• Going forward, investors will focus on the S&P Global/CIPS Manufacturing PMI final data for March, which will be published on Tuesday. The factory data is forecasted to have remained unchanged from its preliminary reading of 49.9, which came in marginally below the 50.0 threshold that separates expansion from contraction. Investors will keenly focus on the agency’s commentary on businesses’ expectations for the domestic and global demand outlook.
  •  

Technical Analysis: Pound Sterling falls below 1.2600

The Pound Sterling is expected to deliver a breakdown of the consolidation formed in a range of 1.2575-1.2675 in the past six trading sessions. The Cable has dropped below the 200-day Exponential Moving Average (EMA), which trades around 1.2665, indicating weak demand in the broader term.

On a broader time frame, the horizontal support from December 8 low at 1.2500 would provide further cushion to the Pound Sterling. Meanwhile, the upside is expected to remain limited near an eight-month high of around 1.2900.

The 14-period Relative Strength Index (RSI) dips below  40.00. If it sustains below this level, bearish momentum will trigger.

 

Pound Sterling FAQs

The Pound Sterling (GBP) is the oldest currency in the world (886 AD) and the official currency of the United Kingdom. It is the fourth most traded unit for foreign exchange (FX) in the world, accounting for 12% of all transactions, averaging $630 billion a day, according to 2022 data. Its key trading pairs are GBP/USD, aka ‘Cable’, which accounts for 11% of FX, GBP/JPY, or the ‘Dragon’ as it is known by traders (3%), and EUR/GBP (2%). The Pound Sterling is issued by the Bank of England (BoE).

The single most important factor influencing the value of the Pound Sterling is monetary policy decided by the Bank of England. The BoE bases its decisions on whether it has achieved its primary goal of “price stability” – a steady inflation rate of around 2%. Its primary tool for achieving this is the adjustment of interest rates. When inflation is too high, the BoE will try to rein it in by raising interest rates, making it more expensive for people and businesses to access credit. This is generally positive for GBP, as higher interest rates make the UK a more attractive place for global investors to park their money. When inflation falls too low it is a sign economic growth is slowing. In this scenario, the BoE will consider lowering interest rates to cheapen credit so businesses will borrow more to invest in growth-generating projects.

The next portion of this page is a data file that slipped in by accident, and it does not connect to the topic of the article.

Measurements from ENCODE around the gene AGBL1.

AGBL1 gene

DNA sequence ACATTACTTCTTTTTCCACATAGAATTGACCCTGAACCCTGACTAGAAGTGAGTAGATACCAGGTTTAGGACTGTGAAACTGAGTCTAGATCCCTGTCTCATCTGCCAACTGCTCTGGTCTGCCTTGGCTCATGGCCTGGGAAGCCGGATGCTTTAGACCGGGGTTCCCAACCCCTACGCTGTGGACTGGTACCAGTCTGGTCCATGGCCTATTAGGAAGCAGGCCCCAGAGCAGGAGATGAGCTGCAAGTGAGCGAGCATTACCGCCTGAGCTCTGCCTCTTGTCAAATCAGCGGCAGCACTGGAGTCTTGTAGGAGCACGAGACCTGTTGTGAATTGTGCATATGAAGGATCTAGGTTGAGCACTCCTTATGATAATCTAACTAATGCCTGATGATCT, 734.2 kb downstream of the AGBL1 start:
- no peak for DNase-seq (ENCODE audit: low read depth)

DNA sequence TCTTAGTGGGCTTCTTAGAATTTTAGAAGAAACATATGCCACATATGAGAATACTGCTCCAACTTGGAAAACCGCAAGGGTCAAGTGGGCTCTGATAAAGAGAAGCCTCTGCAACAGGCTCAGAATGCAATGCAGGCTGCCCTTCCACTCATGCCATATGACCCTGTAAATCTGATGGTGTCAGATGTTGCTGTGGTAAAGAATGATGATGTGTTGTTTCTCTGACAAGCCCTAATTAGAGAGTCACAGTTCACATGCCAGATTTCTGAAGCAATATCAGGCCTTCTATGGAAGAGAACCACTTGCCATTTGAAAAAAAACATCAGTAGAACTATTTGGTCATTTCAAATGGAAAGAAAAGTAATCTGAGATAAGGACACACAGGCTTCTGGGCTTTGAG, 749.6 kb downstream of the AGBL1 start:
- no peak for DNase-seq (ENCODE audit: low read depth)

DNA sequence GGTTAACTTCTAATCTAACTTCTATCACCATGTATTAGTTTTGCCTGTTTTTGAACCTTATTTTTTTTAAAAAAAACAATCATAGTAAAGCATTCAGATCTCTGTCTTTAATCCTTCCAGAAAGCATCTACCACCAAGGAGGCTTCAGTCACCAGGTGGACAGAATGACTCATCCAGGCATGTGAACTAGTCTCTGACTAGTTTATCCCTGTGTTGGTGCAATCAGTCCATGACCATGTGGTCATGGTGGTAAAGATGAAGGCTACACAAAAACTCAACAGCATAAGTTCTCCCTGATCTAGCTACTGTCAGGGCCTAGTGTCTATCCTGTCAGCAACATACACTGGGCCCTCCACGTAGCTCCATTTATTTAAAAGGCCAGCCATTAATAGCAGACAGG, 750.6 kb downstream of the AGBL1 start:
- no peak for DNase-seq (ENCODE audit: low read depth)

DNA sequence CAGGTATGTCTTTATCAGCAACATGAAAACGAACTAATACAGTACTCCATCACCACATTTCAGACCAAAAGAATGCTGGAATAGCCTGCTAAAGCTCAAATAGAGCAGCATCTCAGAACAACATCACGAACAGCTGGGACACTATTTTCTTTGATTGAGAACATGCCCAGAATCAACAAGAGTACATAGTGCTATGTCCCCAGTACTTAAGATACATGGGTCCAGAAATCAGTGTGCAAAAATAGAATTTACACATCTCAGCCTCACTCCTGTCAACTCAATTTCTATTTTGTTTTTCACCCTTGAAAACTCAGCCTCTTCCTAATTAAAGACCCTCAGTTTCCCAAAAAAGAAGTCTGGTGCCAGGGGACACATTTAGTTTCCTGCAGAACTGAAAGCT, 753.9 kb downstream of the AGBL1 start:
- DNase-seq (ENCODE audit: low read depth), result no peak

Data releases gauge the health of the economy and can impact the value of the Pound Sterling. Indicators such as GDP, Manufacturing and Services PMIs, and employment can all influence the direction of the GBP. A strong economy is good for Sterling. Not only does it attract more foreign investment but it may encourage the BoE to put up interest rates, which will directly strengthen GBP. Otherwise, if economic data is weak, the Pound Sterling is likely to fall.

Another significant data release for the Pound Sterling is the Trade Balance. This indicator measures the difference between what a country earns from its exports and what it spends on imports over a given period. If a country produces highly sought-after exports, its currency will benefit purely from the extra demand created from foreign buyers seeking to purchase these goods. Therefore, a positive net Trade Balance strengthens a currency and vice versa for a negative balance.